Related Testing

A woman can test her basal body temperature using a simple thermometer that is accurate to 1/10th a degree.[1] If used, however, a woman must be sure to measure her BBT at the same time each morning. Recording the temperature before eating and drinking is also recommended as these factors can alter a resting temperate. Consistent morning measurements have been proven to be the most accurate.[8] A commercially available vaginal temperature sensor product has a proclaimed 89% accuracy in the prediction of ovulation.[10] Other temperature sensors utilize thousands of daily and nighttime measurements as they are easy to use sensors worn under the arm.[10]


The interactions mentioned above regulate basal body temperature between organs and their resulting menstrual cycle hormones. Starting in the hypothalamus and ending with the release of progesterone, which promotes higher resting body temperatures, the ovulatory cycle significantly contributes to fluctuations in resting body temperatures.

Clinical Significance

Basal body temperature tracking has been a natural and straightforward tool women have used for decades to determine the cessation of ovulation. Since the discovery of the physiology behind BBT, women have been able to use the information for intercourse planning. Whether used as an aid in identifying a fertile period or rather to prevent conception, the natural tool has proven somewhat advantageous. However, various studies have expressed the viewpoint that basal body temperature measurement is an unreliable technique to determine accurate ovulation timing.[11][12] It has been predicted in some studies to be only approximately 22% accurate in detecting ovulation.[1] Although research outlets have determined the unreliability of basal body temperature measurement, the principle is still widely used and accepted by women to this day.

Review Questions


Su HW, Yi YC, Wei TY, Chang TC, Cheng CM. Detection of ovulation, a review of currently available methods. Bioeng Transl Med. 2017 Sep;2(3):238-246. [PMC free article: PMC5689497] [PubMed: 29313033]
Colquitt CW, Martin TS. Contraceptive Methods. J Pharm Pract. 2017 Feb;30(1):130-135. [PubMed: 26033795]
Oliver R, Pillarisetty LS. StatPearls [Internet]. StatPearls Publishing; Treasure Island (FL): Jan 1, 2023. Anatomy, Abdomen and Pelvis, Ovary Corpus Luteum. [PubMed: 30969526]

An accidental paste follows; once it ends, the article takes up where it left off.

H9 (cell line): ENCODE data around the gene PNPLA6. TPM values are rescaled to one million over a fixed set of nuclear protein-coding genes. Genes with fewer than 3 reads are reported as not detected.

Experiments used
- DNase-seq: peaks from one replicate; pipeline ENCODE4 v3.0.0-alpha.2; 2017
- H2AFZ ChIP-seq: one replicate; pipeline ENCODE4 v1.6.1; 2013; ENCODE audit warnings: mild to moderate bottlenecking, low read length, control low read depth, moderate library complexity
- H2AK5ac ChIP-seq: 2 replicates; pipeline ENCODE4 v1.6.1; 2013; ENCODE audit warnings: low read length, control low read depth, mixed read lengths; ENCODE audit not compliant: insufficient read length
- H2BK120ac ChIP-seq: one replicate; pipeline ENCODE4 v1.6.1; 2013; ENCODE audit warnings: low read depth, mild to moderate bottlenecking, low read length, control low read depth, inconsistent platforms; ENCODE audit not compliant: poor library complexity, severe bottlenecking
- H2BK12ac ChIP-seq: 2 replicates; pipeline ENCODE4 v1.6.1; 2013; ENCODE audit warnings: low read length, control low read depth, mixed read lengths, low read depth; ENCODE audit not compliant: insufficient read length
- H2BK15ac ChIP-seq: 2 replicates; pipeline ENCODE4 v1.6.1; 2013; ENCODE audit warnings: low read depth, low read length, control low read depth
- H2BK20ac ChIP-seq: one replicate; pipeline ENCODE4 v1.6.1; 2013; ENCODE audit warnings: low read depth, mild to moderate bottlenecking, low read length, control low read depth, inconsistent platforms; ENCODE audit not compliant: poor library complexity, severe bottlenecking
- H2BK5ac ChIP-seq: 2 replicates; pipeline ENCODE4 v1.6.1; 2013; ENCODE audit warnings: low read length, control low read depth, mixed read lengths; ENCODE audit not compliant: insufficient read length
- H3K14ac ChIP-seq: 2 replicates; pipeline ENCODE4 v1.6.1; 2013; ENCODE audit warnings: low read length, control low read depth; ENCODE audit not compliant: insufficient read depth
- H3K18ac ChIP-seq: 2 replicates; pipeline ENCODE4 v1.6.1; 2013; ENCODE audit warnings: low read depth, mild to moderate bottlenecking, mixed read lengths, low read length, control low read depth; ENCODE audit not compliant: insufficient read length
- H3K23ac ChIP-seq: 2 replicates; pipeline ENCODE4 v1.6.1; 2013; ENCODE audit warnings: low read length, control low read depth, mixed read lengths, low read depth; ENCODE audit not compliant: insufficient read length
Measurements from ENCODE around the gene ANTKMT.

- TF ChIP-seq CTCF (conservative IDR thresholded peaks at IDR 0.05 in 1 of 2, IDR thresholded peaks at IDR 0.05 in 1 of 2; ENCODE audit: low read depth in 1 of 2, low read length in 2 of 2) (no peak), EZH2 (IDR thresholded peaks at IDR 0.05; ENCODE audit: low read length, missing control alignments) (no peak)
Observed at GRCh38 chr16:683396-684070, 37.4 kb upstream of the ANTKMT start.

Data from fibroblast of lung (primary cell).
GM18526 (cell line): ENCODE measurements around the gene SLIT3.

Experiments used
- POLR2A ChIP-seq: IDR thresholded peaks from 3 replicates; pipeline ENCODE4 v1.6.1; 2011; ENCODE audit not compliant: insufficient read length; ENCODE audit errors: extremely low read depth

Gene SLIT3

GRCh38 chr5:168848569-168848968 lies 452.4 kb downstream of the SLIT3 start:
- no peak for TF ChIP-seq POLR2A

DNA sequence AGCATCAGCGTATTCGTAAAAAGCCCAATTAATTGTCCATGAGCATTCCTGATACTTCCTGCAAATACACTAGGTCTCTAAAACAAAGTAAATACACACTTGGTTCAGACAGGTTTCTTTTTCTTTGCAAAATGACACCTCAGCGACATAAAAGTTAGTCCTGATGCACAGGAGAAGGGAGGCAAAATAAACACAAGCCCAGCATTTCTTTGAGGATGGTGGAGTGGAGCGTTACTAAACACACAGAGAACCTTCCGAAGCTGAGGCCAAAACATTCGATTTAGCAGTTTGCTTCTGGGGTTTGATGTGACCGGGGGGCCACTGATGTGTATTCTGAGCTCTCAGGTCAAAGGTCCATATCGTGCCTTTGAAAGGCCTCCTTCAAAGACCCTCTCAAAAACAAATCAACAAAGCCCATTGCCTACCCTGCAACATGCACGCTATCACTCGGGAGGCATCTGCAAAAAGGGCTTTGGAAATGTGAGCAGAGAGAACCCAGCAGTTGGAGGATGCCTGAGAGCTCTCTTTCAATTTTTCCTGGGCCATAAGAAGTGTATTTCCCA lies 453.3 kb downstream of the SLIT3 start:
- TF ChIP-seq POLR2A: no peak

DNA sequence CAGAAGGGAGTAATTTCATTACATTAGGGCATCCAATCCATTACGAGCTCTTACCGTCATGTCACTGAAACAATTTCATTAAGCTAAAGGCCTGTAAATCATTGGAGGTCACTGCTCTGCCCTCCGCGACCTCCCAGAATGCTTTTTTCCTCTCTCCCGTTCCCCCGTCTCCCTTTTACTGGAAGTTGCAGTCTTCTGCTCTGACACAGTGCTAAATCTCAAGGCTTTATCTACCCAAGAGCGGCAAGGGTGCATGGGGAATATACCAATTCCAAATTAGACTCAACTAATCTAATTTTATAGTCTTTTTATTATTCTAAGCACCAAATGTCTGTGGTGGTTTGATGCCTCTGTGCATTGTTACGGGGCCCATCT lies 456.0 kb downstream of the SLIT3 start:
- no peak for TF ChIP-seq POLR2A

Lee H, Petrofsky J, Shah N, Awali A, Shah K, Alotaibi M, Yim J. Higher sweating rate and skin blood flow during the luteal phase of the menstrual cycle. Tohoku J Exp Med. 2014 Oct;234(2):117-22. [PubMed: 25230913]
Apter D. Development of the hypothalamic-pituitary-ovarian axis. Ann N Y Acad Sci. 1997 Jun 17;816:9-21. [PubMed: 9238251]
Clarke IJ. Hypothalamus as an endocrine organ. Compr Physiol. 2015 Jan;5(1):217-53. [PubMed: 25589270]
Thijssen A, Meier A, Panis K, Ombelet W. 'Fertility Awareness-Based Methods' and subfertility: a systematic review. Facts Views Vis Obgyn. 2014;6(3):113-23. [PMC free article: PMC4216977] [PubMed: 25374654]
Shilaih M, Goodale BM, Falco L, Kübler F, De Clerck V, Leeners B. Modern fertility awareness methods: wrist wearables capture the changes in temperature associated with the menstrual cycle. Biosci Rep. 2018 Dec 21;38(6) [PMC free article: PMC6265623] [PubMed: 29175999]
Martinez AR, van Hooff MH, Schoute E, van der Meer M, Broekmans FJ, Hompes PG. The reliability, acceptability and applications of basal body temperature (BBT) records in the diagnosis and treatment of infertility. Eur J Obstet Gynecol Reprod Biol. 1992 Nov 19;47(2):121-7. [PubMed: 1459325]
Papaioannou S, Aslam M, Al Wattar BH, Milnes RC, Knowles TG. User's acceptability of OvuSense: a novel vaginal temperature sensor for prediction of the fertile period. J Obstet Gynaecol. 2013 Oct;33(7):705-9. [PubMed: 24127960]
Bauman JE. Basal body temperature: unreliable method of ovulation detection. Fertil Steril. 1981 Dec;36(6):729-33. [PubMed: 7308516]
de Mouzon J, Testart J, Lefevre B, Pouly JL, Frydman R. Time relationships between basal body temperature and ovulation or plasma progestins. Fertil Steril. 1984 Feb;41(2):254-9. [PubMed: 6421622]

Disclosure: Kaitlyn Steward declares no relevant financial relationships with ineligible companies.

Disclosure: Avais Raja declares no relevant financial relationships with ineligible companies.

Copyright © 2024, StatPearls Publishing LLC.

This book is distributed under the terms of the Creative Commons Attribution-NonCommercial-NoDerivatives 4.0 International (CC BY-NC-ND 4.0) ( http://creativecommons.org/licenses/by-nc-nd/4.0/ ), which permits others to distribute the work, provided that the article is not altered or used commercially. You are not required to obtain permission to distribute this article, provided that you credit the author and journal.

Bookshelf ID: NBK546686PMID: 31536292